Roberts Commission member Francis Henry Taylor, director of the Metropolitan Museum of Art in New York City, discussed with the X-2 Branch Chief, James R. Murphy, on September 30, the proposed unit and personnel for it.  Subsequently he proposed for the unit fine arts professionals in whom he had confidence and who would be most adaptable to the required work.  He recommended that the unit be composed James S. Plaut (who had served in the Office of Naval Intelligence since 1942), Lt. Theodore Rousseau, Jr., USNR (on staff at the National Gallery of Art in Washington, DC, prior to the war and serving as United States naval attaché in Spain and Portugal during the hostilities), and Lt., S. Lane Faison, Jr., USNR (former professor of fine arts at Williams College), as well as Sawyer, Phillips, T-5 Sheldon Keck, Pvt. Lamont Moore, Pvt. John Skilton, and two others.

During the first three weeks of November Plaut and Rousseau held discussions with Roberts Commission members, X-2 Branch representatives, and the Executive Officer of the Civil Affairs Division of the War Department regarding the unit and its personnel.  Plaut and Rousseau on November 21 submitted to Murphy a tentative plan for the organization and field operations of the Orion Project and initial assignments to the unit.  They proposed that Plaut be the Director; Rousseau the Operations Officer; Phillips the Reporting Officer in London; Sawyer to head Orion-Washington, assisted by analyst Mrs. Elizabeth [Liz] Lambie. They also suggested obtaining the services of T-5 Sheldon Keck, Pvt. Lamont Moore, and Pvt. John Baur.[11]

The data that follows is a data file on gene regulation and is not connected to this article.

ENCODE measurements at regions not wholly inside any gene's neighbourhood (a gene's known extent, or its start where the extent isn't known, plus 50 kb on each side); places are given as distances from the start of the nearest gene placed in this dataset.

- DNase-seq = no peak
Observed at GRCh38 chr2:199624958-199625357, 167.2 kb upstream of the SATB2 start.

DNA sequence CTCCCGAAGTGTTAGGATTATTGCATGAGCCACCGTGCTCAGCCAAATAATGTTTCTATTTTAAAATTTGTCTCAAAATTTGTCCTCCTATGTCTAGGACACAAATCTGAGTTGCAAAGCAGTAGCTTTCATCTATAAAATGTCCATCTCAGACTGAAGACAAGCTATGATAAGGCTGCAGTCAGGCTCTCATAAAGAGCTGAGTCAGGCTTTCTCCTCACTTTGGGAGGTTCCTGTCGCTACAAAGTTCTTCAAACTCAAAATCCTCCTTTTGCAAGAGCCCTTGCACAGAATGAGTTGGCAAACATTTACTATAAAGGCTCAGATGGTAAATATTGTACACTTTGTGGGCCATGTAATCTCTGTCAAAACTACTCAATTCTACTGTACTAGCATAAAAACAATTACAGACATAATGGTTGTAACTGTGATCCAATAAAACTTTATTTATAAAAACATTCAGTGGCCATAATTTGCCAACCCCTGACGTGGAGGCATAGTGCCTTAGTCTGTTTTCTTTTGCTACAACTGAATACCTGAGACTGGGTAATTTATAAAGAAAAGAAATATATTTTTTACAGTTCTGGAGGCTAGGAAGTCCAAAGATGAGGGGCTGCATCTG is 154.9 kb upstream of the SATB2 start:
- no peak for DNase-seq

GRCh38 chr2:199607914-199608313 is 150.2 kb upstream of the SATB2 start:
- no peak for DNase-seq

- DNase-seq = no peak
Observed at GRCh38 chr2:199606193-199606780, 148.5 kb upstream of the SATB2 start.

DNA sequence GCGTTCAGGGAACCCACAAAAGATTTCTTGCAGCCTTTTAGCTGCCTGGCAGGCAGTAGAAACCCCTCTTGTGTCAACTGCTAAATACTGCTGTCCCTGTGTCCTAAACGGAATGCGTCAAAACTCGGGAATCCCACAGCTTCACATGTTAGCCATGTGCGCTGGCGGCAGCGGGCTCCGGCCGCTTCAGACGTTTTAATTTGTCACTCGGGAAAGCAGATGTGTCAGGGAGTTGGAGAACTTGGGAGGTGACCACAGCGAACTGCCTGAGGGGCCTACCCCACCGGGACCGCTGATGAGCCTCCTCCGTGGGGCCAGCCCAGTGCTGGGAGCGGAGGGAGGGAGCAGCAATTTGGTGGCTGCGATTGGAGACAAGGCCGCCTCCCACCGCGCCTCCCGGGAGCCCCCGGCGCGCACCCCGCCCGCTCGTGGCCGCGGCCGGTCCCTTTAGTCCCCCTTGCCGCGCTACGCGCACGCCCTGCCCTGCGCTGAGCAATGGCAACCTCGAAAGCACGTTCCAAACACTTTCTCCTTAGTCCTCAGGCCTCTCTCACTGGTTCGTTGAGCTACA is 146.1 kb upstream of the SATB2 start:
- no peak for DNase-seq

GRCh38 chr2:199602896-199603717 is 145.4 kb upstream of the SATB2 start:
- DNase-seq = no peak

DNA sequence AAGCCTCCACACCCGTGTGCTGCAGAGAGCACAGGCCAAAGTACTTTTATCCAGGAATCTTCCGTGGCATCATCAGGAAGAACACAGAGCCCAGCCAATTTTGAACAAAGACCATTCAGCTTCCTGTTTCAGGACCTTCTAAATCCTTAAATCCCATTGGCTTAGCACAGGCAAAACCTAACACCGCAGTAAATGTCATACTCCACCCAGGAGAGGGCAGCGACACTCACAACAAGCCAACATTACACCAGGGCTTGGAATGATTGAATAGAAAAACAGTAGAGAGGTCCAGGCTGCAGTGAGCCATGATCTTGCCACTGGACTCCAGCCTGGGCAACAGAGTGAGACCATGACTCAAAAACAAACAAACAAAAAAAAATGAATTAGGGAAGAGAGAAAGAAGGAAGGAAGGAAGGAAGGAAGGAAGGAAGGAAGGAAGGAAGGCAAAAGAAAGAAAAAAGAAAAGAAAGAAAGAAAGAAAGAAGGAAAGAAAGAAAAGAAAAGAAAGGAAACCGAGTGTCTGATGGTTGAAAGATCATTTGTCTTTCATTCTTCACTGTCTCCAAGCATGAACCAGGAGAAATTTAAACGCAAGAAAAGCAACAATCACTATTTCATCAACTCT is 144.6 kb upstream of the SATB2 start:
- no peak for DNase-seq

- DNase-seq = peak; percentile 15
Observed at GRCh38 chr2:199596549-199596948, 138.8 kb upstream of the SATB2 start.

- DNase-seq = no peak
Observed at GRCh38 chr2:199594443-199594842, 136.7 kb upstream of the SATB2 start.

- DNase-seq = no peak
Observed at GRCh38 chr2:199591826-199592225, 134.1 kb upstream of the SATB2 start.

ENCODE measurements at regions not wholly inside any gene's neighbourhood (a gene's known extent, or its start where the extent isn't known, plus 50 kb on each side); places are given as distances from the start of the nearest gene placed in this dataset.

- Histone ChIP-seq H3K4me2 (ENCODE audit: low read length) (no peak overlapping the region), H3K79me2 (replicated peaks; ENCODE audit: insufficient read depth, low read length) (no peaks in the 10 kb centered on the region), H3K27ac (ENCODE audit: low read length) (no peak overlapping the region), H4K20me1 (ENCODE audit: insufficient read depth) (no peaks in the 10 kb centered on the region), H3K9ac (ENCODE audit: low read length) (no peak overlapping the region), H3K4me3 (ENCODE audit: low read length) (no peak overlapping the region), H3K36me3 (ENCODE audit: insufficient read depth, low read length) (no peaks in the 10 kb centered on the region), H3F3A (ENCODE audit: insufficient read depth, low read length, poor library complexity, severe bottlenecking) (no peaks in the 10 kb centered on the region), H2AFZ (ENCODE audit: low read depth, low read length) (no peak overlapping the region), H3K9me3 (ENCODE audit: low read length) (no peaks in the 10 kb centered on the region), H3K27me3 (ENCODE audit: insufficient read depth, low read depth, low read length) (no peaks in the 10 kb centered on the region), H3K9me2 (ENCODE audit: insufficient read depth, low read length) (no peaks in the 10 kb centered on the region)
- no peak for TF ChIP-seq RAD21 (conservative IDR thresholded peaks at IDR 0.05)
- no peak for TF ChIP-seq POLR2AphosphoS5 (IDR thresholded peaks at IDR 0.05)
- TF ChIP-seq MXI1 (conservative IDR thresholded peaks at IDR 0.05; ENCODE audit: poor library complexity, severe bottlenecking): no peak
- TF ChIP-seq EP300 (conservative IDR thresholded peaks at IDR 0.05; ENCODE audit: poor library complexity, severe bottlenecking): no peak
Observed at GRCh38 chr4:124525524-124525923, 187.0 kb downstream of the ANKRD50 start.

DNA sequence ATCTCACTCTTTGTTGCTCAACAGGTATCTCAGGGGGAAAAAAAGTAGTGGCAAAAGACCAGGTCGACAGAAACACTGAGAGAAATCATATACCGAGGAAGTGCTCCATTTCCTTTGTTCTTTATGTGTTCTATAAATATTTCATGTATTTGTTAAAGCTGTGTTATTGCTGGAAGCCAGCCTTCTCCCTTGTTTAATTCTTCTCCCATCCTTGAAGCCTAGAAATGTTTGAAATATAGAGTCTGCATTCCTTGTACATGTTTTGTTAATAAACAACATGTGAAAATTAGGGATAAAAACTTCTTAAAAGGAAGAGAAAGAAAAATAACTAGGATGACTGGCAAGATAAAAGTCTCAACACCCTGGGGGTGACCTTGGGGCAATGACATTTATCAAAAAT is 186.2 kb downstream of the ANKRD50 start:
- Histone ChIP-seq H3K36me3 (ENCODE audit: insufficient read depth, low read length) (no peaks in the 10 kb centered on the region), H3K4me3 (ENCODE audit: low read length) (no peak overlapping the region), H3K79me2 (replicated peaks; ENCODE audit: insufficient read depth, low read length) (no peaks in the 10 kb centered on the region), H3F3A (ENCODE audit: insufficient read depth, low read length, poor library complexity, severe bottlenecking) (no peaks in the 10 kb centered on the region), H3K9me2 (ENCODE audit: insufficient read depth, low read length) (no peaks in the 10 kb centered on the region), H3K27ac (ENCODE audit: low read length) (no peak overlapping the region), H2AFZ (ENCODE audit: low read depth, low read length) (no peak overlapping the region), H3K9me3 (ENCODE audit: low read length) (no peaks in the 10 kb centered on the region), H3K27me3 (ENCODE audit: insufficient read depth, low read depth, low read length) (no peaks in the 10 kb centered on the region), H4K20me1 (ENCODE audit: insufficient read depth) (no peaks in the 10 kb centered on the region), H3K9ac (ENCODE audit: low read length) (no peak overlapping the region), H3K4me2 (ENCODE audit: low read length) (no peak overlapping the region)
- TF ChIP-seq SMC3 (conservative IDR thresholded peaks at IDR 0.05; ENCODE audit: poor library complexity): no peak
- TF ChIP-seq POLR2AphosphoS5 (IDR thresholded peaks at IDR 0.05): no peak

On November 24, the Chief of the X-2 Branch approved a draft directive for the establishment in the X-2 Branch of a special project.  An excerpt from the directive is quoted:

It will be the mission of this project to collect and disseminate such information bearing on the looting, confiscation and transfer by the enemy of art properties in Europe, on individuals or organizations involved in such operations and transactions as will be of direct aid to the United States agencies empowered to effect restitution of such properties and prosecution of war criminals.[12]

A month later, the Acting Chief, X-2 Branch, London, Norman H. Pearson, a former Yale English professor, assigned Sawyer and Phillips to write a report on the organization of the “Art Project” within the X-2 Branch, London, and a summary of sources of information on German Art personnel available in London.  Responding to this request, they provided a six-page report to Pearson on January 4, 1945.[13]

Report on the Organization of the Art Project within X-2 Branch, p52

Report on the Organization of the Art Project within X-2 Branch, p52 (available on Fold3)

The ALIU Field headquarters was established in London that January.  But before it began fully functioning, with responsibility for the planning of all field operations, the reception and collation of material submitted by field representatives and the transmission of such material, and the maintenance of the operational files of the project, Sawyer would be reassigned.  On January 10, he was ordered to OSS headquarters in Washington, D.C., to oversee the ALIU office there.  He arrived back in the United States on January 19 and was authorized to wear civilian clothes.[14]